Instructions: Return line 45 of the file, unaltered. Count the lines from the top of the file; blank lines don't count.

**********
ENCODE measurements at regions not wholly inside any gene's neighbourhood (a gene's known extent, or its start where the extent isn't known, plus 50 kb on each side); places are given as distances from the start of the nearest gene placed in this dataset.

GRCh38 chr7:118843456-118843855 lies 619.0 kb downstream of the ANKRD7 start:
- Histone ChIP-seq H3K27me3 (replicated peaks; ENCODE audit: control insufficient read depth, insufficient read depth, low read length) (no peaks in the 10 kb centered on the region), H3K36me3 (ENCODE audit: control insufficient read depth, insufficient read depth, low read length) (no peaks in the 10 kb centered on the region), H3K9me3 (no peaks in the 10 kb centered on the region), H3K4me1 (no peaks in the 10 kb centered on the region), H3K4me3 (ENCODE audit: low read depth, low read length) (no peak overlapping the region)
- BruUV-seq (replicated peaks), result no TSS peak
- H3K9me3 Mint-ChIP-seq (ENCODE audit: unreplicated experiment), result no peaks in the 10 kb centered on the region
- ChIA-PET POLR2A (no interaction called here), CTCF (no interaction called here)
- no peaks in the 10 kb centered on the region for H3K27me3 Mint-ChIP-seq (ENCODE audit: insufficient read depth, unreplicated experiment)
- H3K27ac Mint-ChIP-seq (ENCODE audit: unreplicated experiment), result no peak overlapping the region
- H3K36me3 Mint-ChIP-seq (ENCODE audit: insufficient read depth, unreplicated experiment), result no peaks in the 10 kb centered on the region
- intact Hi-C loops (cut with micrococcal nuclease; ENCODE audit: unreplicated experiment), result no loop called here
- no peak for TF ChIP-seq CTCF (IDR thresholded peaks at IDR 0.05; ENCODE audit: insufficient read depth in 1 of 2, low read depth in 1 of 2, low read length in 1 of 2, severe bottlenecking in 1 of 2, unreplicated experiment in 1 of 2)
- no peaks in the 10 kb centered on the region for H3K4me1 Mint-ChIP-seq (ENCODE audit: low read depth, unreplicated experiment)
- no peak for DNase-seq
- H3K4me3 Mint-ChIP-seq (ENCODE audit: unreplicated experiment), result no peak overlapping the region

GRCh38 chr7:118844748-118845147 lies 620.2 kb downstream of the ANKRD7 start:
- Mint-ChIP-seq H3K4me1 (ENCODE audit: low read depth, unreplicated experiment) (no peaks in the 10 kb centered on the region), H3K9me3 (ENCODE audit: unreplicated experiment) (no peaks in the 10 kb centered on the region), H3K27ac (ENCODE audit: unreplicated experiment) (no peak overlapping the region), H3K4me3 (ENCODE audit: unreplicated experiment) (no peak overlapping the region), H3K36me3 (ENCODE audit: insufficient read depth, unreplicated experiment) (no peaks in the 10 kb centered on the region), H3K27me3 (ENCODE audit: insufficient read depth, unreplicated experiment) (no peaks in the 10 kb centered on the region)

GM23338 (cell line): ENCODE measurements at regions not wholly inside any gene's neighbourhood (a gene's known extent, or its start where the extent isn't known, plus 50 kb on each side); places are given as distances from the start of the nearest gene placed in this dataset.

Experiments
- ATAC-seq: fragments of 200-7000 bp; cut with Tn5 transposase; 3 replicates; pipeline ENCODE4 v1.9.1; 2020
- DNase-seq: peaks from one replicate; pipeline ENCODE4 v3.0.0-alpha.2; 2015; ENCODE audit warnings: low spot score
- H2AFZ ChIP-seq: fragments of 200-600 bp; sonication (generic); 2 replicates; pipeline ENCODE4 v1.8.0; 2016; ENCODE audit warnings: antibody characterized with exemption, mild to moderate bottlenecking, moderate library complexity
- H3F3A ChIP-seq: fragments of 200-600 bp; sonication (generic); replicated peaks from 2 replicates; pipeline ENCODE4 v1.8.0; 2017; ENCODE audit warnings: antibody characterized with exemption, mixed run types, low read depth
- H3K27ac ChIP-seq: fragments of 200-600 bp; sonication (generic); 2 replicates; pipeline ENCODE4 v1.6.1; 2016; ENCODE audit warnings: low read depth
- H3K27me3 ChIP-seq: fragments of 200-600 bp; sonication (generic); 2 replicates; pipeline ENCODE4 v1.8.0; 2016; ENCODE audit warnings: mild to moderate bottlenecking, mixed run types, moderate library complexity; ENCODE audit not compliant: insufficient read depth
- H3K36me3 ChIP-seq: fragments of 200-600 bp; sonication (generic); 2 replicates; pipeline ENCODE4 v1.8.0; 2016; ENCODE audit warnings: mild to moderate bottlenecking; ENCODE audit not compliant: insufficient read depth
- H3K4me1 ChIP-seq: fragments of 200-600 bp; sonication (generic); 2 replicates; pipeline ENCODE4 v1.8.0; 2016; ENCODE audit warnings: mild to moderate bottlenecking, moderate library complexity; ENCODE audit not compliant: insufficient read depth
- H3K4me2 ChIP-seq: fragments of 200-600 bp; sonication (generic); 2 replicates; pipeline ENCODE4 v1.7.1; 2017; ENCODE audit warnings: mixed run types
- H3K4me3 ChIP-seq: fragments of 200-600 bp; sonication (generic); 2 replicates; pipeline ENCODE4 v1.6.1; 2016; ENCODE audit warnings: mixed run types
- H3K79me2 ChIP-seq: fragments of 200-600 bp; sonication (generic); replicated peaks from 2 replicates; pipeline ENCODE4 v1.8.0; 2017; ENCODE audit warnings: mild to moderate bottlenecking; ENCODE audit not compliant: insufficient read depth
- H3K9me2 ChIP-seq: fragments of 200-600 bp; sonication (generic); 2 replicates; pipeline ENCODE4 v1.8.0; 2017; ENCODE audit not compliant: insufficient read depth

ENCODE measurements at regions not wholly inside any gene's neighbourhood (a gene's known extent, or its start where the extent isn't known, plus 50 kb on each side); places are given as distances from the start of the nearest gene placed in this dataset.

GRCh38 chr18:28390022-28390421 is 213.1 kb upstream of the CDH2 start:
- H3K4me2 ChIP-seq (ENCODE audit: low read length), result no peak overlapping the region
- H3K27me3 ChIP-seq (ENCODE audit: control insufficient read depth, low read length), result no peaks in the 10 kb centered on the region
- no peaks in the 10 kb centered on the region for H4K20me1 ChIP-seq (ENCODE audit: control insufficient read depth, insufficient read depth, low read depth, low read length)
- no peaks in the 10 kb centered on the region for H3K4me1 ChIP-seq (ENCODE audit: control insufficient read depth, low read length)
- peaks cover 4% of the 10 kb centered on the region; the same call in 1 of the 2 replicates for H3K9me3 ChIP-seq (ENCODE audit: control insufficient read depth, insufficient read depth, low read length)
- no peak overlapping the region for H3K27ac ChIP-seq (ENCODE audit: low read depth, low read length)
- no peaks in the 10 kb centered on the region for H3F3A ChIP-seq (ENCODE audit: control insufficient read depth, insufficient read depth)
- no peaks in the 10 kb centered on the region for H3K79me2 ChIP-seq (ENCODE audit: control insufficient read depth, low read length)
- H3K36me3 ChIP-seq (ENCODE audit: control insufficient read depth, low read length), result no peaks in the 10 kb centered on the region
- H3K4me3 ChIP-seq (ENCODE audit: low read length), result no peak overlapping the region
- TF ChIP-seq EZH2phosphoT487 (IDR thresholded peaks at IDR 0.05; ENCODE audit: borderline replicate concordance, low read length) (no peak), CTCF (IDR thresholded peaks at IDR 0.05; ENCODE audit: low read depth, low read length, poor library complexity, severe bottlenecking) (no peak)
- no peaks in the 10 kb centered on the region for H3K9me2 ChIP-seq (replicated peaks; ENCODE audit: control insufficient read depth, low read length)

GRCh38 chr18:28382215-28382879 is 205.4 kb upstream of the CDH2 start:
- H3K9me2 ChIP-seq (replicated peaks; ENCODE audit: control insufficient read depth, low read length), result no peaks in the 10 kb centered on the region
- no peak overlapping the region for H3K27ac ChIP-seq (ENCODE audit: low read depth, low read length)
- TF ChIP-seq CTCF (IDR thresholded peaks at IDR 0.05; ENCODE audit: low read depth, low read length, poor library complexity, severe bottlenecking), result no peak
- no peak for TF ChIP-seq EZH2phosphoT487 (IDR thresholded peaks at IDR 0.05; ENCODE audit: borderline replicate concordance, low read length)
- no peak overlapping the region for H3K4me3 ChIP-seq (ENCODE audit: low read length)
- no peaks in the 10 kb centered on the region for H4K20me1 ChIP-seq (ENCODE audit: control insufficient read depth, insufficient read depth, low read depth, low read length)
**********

GRCh38 chr18:28382215-28382879 is 205.4 kb upstream of the CDH2 start: